There is currently no cure for AF and the way it is treated is individualised to the patient’s needs. It may involve medication (both to prevent a stroke and to control the heart rate or rhythm), cardioversion (when the heart is given a controlled electric shock with the aim of restoring a normal rhythm) and catheter ablation (this works by scarring or destroying tissue in the heart that triggers the AF). Having a pacemaker fitted to help the heart beat regularly may also be an option for some people.
Mike has experienced a wide range of treatments over the years. He received cardioversion on five separate occasions, has taken different combinations of medication and most recently had two catheter ablations. “In the early days I tried several different types of medication to help my heart rhythm and eventually we settled on the combination of amiodarone and sotalol. I also took warfarin to help protect me from having a stroke,” he says.
The amiodarone and sotalol worked well for Mike until about four years ago, when the AF became longstanding and persistent. At this point his cardiologist suggested an ablation.
Since the second ablation I feel great; the lethargic feeling is completely gone
Catheter ablation is often used when medication has not been effective. Mike needed two ablations about 12 months apart. “After the first one, I spent around six months in sinus rhythm but then went back into AF. I had my second ablation almost a year later and I’ve remained in sinus rhythm ever since,” he says.
Requiring more than one ablation in order to achieve sinus rhythm is common, Professor Kirchhof says. “In people without other structural disease of the heart who may not have had AF for a long time the success rate after catheter ablation at one year is about 80 per cent, with patients having up to three ablations.
“If you look at those patients five or six years later the recurrence rate is about 50 per cent. So, although we have to accept that at some point many patients will have a recurrence of their AF, the period of time without it can be very valuable, especially if there were bad symptoms because of the AF.”
Although Mike often felt tired during the years he had AF, as a keen cyclist he tried to keep as active as possible. It wasn’t always easy. “I often felt very drained, just really lethargic, and cycling was an effort,” he says.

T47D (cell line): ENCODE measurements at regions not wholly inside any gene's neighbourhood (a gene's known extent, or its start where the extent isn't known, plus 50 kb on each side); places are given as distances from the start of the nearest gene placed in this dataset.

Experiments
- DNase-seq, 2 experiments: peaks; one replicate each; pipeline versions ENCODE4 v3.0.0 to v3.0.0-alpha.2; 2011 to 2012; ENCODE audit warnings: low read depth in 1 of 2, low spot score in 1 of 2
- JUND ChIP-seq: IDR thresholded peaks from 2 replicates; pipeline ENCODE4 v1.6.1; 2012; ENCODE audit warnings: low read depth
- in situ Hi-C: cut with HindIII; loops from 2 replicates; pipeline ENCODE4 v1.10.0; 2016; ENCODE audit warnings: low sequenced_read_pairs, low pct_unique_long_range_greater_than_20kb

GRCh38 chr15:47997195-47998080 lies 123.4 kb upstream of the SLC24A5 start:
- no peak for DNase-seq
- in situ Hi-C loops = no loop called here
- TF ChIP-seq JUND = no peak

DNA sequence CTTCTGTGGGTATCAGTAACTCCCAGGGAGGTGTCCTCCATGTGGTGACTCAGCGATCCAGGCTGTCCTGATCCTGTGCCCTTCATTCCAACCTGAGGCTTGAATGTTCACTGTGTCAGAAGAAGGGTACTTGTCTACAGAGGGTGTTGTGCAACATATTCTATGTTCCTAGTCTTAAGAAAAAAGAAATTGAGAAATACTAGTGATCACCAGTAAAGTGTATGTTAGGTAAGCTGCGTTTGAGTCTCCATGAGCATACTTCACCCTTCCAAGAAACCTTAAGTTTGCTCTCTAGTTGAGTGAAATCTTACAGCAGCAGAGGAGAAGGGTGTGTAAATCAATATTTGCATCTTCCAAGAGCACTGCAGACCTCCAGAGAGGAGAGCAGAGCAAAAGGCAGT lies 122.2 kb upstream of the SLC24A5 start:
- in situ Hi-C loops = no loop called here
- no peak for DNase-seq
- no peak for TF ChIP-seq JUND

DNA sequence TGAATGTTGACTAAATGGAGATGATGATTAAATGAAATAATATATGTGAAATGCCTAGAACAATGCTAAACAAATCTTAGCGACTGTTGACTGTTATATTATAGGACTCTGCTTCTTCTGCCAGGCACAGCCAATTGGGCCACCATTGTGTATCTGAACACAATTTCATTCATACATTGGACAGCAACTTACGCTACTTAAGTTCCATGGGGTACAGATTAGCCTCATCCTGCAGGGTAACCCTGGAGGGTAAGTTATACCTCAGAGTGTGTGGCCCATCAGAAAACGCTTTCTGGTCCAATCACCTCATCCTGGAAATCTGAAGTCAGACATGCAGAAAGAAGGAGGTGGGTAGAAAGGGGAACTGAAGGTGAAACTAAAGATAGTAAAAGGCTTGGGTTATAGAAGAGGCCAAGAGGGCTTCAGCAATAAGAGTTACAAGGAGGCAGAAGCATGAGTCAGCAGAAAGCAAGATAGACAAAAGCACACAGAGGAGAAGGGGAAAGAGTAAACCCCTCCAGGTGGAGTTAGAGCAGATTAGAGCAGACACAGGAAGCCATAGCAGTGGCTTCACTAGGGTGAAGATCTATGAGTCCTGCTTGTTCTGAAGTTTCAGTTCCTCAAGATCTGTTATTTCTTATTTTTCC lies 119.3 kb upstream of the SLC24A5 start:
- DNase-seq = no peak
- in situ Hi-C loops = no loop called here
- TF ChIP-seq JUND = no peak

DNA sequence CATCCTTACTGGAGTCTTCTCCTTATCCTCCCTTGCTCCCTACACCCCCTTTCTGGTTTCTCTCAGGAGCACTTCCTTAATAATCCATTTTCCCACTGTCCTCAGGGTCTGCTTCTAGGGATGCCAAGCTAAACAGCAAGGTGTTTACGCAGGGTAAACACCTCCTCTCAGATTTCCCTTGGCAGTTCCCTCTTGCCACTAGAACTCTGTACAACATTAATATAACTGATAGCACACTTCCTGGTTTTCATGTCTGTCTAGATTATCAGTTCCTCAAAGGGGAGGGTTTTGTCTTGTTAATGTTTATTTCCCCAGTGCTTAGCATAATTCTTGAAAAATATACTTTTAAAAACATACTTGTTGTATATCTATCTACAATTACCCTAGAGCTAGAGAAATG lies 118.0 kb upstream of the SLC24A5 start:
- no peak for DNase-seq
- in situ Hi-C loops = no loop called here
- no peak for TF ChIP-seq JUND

“But since the second ablation I feel great; the lethargic feeling is completely gone and I get out on my bike as much as possible.”
Mike’s love of cycling has also led him to support the BHF in the London to Brighton bike ride five times.
Find out how to check your pulse
Professor Paulus Kirchhof on his BHF-funded research
The BHF has recently awarded Professor Kirchhof a Senior Clinical Research Fellowship worth £1,210,736 to bring his AF research and clinical work together and establish a world-leading research programme in Birmingham.
The research is focused on unravelling how a faulty gene may lead to AF. “We know that alterations to DNA near a gene called PITX2, which is required for development of many structures in the embryo, are linked with early development of AF and we’ve found that usually the left atrium has high levels of PITX2,” says Professor Kirchhof, who will now study why this is important, and whether alterations in the PITX2 gene can lead to AF.
Professor Kirchhof hopes that when we learn more about the different causes of AF, we may discover alternative treatments. “We have learned a lot in the last 20 years and we have tools in hand such as medication and catheter ablation to treat these electrical changes, but we need to go one step beforehand to understand why someone with a certain genetic predisposition develops AF. So we still have a lot of missing links and this is where research like this comes in.”
The impact of the research could be far reaching. Professor Kirchhof says: “I think and hope that we may be able to develop completely new ways to treat patients with this genetic predisposition once we have our insights. I’m very grateful to anyone who has donated to the BHF for their support in this important piece of research.”